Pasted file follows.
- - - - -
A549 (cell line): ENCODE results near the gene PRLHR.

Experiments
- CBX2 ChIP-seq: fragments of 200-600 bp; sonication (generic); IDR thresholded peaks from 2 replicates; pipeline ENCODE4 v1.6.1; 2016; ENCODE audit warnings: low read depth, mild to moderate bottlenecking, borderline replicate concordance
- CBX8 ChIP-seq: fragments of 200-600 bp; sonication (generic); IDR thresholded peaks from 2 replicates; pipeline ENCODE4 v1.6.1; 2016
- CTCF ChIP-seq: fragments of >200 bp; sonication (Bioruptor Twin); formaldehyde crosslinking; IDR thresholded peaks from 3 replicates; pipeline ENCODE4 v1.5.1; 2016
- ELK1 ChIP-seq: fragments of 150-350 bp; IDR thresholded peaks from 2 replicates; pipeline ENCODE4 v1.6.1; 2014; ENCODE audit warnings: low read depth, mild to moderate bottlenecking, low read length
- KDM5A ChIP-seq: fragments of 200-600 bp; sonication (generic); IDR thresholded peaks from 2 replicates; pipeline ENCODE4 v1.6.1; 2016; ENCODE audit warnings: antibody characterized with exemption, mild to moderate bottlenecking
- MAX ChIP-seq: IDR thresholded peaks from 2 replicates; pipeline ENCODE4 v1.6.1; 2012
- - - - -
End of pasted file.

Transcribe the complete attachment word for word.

A549 (cell line): ENCODE results near the gene PRLHR.

Experiments
- CBX2 ChIP-seq: fragments of 200-600 bp; sonication (generic); IDR thresholded peaks from 2 replicates; pipeline ENCODE4 v1.6.1; 2016; ENCODE audit warnings: low read depth, mild to moderate bottlenecking, borderline replicate concordance
- CBX8 ChIP-seq: fragments of 200-600 bp; sonication (generic); IDR thresholded peaks from 2 replicates; pipeline ENCODE4 v1.6.1; 2016
- CTCF ChIP-seq: fragments of >200 bp; sonication (Bioruptor Twin); formaldehyde crosslinking; IDR thresholded peaks from 3 replicates; pipeline ENCODE4 v1.5.1; 2016
- ELK1 ChIP-seq: fragments of 150-350 bp; IDR thresholded peaks from 2 replicates; pipeline ENCODE4 v1.6.1; 2014; ENCODE audit warnings: low read depth, mild to moderate bottlenecking, low read length
- KDM5A ChIP-seq: fragments of 200-600 bp; sonication (generic); IDR thresholded peaks from 2 replicates; pipeline ENCODE4 v1.6.1; 2016; ENCODE audit warnings: antibody characterized with exemption, mild to moderate bottlenecking
- MAX ChIP-seq: IDR thresholded peaks from 2 replicates; pipeline ENCODE4 v1.6.1; 2012